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Pannus in Dogs: Understanding this Canine Eye Condition

Photo of a Jack Russell Terrier looking dog with brown markings and yellow eyes being cared by a vet to detect possible pannus in dogs

Pannus in dogs, also known as chronic superficial keratitis (CSK), is an eye condition that can lead to vision impairment if left untreated. This issue happens primarily in dogs and is characterized by inflammation and progressive changes in the cornea.

Let’s delve into the various aspects of canine pannus, including possible causes, clinical signs, diagnostic tests, treatment options, and essential care. We will also explore the role of supplements in managing this eye condition.

What is Pannus in Dogs?

Pannus is an immune-mediated eye disease that affects the cornea, the clear outer layer of the eye. The immune system mistakenly targets the cornea, resulting in inflammation and the formation of blood vessels and pigmentation. 

What are the Clinical Signs of Pannus?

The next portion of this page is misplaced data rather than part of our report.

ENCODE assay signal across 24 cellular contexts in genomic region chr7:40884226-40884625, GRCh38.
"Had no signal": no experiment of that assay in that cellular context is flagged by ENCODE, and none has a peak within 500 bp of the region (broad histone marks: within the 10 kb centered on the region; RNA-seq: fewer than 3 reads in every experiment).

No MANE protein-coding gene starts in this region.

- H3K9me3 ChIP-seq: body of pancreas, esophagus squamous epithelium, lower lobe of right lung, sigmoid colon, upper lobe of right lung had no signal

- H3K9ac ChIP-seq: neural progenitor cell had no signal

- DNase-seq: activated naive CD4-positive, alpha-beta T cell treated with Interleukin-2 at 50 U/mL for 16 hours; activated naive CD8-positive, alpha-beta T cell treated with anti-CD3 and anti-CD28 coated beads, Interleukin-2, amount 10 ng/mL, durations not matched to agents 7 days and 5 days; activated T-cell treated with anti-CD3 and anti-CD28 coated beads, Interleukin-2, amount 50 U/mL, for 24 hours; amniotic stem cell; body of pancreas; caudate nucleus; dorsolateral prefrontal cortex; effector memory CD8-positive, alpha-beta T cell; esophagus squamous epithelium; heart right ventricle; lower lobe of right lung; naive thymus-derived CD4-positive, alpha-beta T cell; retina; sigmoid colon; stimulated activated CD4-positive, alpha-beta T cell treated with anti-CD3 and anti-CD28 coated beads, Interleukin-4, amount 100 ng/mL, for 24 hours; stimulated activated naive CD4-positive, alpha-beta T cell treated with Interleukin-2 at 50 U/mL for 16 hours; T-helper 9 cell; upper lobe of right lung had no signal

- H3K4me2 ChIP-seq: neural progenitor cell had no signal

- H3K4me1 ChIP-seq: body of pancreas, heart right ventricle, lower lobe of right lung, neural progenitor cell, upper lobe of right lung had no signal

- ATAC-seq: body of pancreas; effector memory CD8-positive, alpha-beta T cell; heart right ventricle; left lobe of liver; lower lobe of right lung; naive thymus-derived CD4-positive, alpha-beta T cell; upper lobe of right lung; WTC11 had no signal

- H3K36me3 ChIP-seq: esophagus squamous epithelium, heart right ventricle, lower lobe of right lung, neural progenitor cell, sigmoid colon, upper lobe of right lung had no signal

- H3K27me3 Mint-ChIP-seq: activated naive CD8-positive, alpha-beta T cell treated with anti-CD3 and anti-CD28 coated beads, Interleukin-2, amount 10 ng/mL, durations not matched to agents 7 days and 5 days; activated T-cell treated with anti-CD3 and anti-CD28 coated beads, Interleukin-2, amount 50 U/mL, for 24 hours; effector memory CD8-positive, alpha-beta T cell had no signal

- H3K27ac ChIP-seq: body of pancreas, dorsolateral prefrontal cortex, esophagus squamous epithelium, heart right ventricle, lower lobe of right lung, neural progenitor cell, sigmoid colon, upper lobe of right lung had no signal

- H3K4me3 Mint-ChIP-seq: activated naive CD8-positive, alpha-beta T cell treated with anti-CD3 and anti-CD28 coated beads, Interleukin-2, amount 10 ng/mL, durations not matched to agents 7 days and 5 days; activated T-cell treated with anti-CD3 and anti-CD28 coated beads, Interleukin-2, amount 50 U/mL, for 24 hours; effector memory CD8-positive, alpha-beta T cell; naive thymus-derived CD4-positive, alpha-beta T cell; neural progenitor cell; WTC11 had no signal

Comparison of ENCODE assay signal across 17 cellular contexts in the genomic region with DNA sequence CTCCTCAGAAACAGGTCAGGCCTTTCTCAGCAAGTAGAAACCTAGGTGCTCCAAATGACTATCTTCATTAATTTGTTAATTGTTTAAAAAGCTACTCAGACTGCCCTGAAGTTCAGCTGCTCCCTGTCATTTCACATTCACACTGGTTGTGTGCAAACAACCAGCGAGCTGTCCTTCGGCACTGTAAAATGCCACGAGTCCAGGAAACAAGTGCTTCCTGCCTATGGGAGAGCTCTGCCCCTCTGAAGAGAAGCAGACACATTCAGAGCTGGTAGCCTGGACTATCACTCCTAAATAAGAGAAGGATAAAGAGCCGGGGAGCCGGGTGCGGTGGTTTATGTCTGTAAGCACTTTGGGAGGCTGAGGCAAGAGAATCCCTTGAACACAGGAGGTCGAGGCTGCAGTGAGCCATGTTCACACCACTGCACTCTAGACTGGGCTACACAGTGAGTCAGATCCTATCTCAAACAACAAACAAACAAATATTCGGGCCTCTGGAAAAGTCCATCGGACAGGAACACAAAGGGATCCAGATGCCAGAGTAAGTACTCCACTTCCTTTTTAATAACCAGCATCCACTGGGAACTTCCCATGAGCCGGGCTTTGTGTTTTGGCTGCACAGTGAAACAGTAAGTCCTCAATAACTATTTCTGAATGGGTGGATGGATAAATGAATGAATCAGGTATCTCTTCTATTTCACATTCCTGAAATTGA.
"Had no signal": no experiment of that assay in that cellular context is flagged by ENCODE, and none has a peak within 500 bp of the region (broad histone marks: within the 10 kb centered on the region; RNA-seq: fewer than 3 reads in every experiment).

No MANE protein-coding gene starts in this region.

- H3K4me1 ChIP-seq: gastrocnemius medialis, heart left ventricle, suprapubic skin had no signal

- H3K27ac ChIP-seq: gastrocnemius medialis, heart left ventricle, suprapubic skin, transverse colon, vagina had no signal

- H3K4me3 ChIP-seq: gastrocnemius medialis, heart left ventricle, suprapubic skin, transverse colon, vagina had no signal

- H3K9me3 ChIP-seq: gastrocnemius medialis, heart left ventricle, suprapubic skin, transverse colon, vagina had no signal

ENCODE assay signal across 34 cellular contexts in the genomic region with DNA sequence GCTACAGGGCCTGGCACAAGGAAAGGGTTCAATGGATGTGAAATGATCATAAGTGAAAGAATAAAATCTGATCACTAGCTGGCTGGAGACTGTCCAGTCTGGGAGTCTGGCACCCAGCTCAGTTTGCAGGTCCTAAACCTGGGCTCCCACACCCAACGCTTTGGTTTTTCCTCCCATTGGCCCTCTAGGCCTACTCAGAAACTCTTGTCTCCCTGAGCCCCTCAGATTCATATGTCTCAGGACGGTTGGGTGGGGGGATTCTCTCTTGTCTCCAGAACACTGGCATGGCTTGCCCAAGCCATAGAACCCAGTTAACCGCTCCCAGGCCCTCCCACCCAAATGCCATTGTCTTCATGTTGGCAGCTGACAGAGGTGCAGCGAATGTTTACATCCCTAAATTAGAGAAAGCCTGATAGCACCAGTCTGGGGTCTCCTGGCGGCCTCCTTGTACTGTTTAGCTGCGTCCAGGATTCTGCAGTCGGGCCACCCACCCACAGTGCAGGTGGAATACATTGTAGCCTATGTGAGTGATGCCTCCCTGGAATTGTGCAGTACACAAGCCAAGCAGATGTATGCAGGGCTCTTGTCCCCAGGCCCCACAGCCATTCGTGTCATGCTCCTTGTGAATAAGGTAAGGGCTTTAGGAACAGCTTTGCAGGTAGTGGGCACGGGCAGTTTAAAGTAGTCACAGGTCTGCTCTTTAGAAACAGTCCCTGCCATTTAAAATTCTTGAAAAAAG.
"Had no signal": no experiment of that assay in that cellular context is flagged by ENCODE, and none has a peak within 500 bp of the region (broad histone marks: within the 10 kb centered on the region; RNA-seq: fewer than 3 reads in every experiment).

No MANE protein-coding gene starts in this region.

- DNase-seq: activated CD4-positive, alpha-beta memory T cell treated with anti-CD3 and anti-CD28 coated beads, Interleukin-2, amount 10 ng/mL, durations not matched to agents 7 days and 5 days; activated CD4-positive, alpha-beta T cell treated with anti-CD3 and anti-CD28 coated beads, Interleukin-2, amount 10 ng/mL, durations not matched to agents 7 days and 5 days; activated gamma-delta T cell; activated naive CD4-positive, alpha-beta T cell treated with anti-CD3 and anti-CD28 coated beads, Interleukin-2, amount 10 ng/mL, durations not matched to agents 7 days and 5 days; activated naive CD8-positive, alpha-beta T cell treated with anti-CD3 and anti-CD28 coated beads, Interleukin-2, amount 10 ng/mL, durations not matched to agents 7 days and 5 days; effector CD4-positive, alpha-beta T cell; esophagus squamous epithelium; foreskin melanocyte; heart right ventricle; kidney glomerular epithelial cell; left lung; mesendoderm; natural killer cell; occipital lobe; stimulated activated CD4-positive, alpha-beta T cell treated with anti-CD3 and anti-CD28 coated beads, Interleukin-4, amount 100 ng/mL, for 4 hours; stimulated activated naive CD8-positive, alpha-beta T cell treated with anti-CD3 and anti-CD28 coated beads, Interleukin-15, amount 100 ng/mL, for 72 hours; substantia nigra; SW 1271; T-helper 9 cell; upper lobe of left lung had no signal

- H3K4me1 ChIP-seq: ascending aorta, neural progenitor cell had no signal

Clinical signs of pannus in dogs include redness and blood vessel growth on the cornea, cloudiness, pigmentation, increased tear production, squinting, and light sensitivity. As the disease progresses, vision loss can occur.

What Causes Pannus in Dogs?

The exact cause of pannus is still not fully understood, but it is believed to have a genetic predisposition combined with environmental factors. It commonly occurs in certain dog breeds, including German Shepherds, Border Collies, and Greyhounds. Ultraviolet (UV) light exposure and autoimmune responses are also thought to play a role in triggering the condition.

What are the Diagnostic Tests?

To diagnose pannus, a veterinarian will perform a thorough eye examination, including visually inspecting the cornea and measuring tear production. Additional tests, such as corneal staining, tissue biopsy, and blood tests, may be conducted to rule out other potential causes and assess the extent of the disease.

What are the Treatment Options for Pannus?

Photo of a dog wearing UV protection goggles to represent possible ways to care for pannus in dogs.

The primary goal of pannus treatment is to control inflammation, prevent further corneal damage, and preserve vision. Treatment options for dogs may include topical corticosteroids, immunomodulatory drugs, non-steroidal anti-inflammatory drugs (NSAIDs), and occasionally surgical intervention in severe cases.

How Can I Take Care of a Dog with Pannus?

Providing proper care for a dog with pannus is essential to manage the condition effectively. Avoiding excessive UV light exposure by limiting outdoor activities during peak sunlight hours and using protective eyewear can help reduce the progression of pannus. Regular veterinary check-ups and adherence to prescribed medication regimens are crucial.